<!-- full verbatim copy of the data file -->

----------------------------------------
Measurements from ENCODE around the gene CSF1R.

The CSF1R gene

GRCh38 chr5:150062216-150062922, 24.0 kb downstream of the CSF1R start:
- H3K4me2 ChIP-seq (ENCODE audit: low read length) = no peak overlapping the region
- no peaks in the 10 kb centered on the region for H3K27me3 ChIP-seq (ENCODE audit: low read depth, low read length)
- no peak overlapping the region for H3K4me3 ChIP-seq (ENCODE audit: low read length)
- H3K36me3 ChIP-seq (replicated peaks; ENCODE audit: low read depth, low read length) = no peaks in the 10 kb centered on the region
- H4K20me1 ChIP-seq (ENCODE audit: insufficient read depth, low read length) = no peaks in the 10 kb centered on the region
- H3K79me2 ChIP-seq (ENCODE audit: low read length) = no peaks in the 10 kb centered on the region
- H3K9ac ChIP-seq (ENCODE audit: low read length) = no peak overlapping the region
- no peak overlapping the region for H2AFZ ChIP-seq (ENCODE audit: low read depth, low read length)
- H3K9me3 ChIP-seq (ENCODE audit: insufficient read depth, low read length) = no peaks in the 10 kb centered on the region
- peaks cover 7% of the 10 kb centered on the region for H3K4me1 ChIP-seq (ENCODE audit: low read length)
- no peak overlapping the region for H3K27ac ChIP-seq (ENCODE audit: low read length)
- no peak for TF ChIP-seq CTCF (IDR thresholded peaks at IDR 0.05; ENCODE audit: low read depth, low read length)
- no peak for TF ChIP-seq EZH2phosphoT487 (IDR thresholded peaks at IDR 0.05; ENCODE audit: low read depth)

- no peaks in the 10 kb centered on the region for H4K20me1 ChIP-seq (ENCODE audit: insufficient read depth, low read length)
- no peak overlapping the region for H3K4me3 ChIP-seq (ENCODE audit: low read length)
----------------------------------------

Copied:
Measurements from ENCODE around the gene CSF1R.

The CSF1R gene

GRCh38 chr5:150062216-150062922, 24.0 kb downstream of the CSF1R start:
- H3K4me2 ChIP-seq (ENCODE audit: low read length) = no peak overlapping the region
- no peaks in the 10 kb centered on the region for H3K27me3 ChIP-seq (ENCODE audit: low read depth, low read length)
- no peak overlapping the region for H3K4me3 ChIP-seq (ENCODE audit: low read length)
- H3K36me3 ChIP-seq (replicated peaks; ENCODE audit: low read depth, low read length) = no peaks in the 10 kb centered on the region
- H4K20me1 ChIP-seq (ENCODE audit: insufficient read depth, low read length) = no peaks in the 10 kb centered on the region
- H3K79me2 ChIP-seq (ENCODE audit: low read length) = no peaks in the 10 kb centered on the region
- H3K9ac ChIP-seq (ENCODE audit: low read length) = no peak overlapping the region
- no peak overlapping the region for H2AFZ ChIP-seq (ENCODE audit: low read depth, low read length)
- H3K9me3 ChIP-seq (ENCODE audit: insufficient read depth, low read length) = no peaks in the 10 kb centered on the region
- peaks cover 7% of the 10 kb centered on the region for H3K4me1 ChIP-seq (ENCODE audit: low read length)
- no peak overlapping the region for H3K27ac ChIP-seq (ENCODE audit: low read length)
- no peak for TF ChIP-seq CTCF (IDR thresholded peaks at IDR 0.05; ENCODE audit: low read depth, low read length)
- no peak for TF ChIP-seq EZH2phosphoT487 (IDR thresholded peaks at IDR 0.05; ENCODE audit: low read depth)

- no peaks in the 10 kb centered on the region for H4K20me1 ChIP-seq (ENCODE audit: insufficient read depth, low read length)
- no peak overlapping the region for H3K4me3 ChIP-seq (ENCODE audit: low read length)